O’Mara used props that included a chart called the “self-defense burden of proof,” a timeline of Zimmerman’s call to a police non-emergency dispatcher, and a 90-second animated video detailing Zimmerman’s version of what happened that night.
But one of the most dramatic moments of O’Mara’s closing argument occurred when the attorney looked at his watch and instructed everybody in the court room to remain still.
The clock kept ticking for what seemed like an interminable length while jurors, the judge, the parents of Zimmerman and Martin stared at the defense table as silence befell the courtroom and O’Mara sat down.
Four minutes later, O’Mara stood up and indicated the purpose of his demonstrative inaction.
“That’s how long Trayvon Martin had to run,” said O’Mara pointing out the length of time from when Zimmerman told the police dispatcher that he saw the teenager running to the moment he and Zimmerman began the lethal confrontation. “The person who decided this was going to be a violent event was the person who planned his move.”
He brought out cardboard cutouts of two figures to show the relative sizes of Zimmerman and Martin. The figure representing Martin was a couple inches taller than the Zimmerman cutout.
O’Mara also lugged before the jurors a slab of concrete.
“That is sidewalk and cement. That is not an unarmed teenager with Skittles trying to get home… That is a teen using all means to inflict great bodily harm,” he said.
O’Mara told the jurors that the fact that Zimmerman talked freely with law enforcement despite having shot someone and after suffering injuries was an indication of his innocence.
“We have factual innocence,” insisted O’Mara.
John Guy, who got the last word, scoffed at O’Mara’s suggestion that Martin had four minutes to go home, but instead confronted Zimmerman.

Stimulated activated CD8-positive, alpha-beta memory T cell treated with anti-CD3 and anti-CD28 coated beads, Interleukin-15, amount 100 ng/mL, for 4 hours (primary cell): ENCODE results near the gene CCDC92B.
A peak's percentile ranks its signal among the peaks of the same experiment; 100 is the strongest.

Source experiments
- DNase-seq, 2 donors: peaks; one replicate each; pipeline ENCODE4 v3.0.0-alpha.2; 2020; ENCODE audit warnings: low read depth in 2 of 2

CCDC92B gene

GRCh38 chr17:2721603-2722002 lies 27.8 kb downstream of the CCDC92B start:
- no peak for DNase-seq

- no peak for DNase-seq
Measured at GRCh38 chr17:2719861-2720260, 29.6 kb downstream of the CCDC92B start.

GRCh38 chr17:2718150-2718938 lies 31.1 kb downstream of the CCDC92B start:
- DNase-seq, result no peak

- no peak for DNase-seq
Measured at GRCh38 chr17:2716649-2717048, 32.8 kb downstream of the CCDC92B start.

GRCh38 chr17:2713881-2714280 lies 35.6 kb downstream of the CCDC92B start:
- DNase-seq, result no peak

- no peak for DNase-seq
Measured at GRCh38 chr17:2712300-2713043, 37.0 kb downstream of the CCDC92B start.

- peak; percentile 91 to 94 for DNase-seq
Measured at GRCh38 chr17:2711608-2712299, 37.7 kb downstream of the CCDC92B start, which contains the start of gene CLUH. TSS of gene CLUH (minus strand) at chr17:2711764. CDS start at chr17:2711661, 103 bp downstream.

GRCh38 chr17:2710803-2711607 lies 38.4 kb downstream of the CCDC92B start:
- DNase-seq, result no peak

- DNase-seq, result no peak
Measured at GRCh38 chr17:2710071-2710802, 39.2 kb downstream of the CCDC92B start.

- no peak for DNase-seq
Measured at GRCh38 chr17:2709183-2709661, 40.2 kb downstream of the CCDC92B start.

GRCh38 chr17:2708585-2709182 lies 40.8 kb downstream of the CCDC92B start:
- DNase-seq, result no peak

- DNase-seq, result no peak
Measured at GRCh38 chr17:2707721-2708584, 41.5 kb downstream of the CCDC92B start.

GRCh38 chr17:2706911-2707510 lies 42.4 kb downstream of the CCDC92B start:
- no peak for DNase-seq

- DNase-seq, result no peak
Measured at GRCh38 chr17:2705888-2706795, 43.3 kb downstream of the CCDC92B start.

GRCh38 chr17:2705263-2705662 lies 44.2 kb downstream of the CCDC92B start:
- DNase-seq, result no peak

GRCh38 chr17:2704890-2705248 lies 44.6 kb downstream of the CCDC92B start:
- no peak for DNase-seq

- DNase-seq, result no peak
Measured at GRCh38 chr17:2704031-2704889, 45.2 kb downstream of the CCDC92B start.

“Four minutes is not the amount of time that Trayvon Martin had to walk home,” said Guy. “Four minutes is the amount of time Trayvon Martin had left on this earth.”
The prosecutor said Zimmerman told at least 10 lies, which he showed to jurors in a power-point presentation and he also said Zimmerman changed his story in several other instances.
“What is that when a grown man, frustrated, angry, with hate in his heart gets out of his car with a loaded gun, follows a child, a stranger with a gun and shoots him through his heart?” asked Guy. “What is that? Is that nothing?”
At another point he asked, “Did he really need to, did he have to shoot Trayvon Martin?”
The jurors have been sequestered for nearly three weeks and according to most indications are eager to go home. The jurors were handed instructions and will have to weigh Zimmerman’s right to self defense against the state’s burden to prove his guilt in the death of Martin.
To convict Zimmerman of second degree murder, the jury will have to find that he acted with “ill will, hatred, spite or an evil intent,” according to the state statute. To convict him of manslaughter they must find that he acted through extreme negligence and that even if he didn’t intend to kill Martin, he acted with “utter disregard” for his safety.
The jury can acquit Zimmerman if they find that he reasonably feared for his life or feared serious harm at the time he fired the shot.
Copyright 2013 ABC News Radio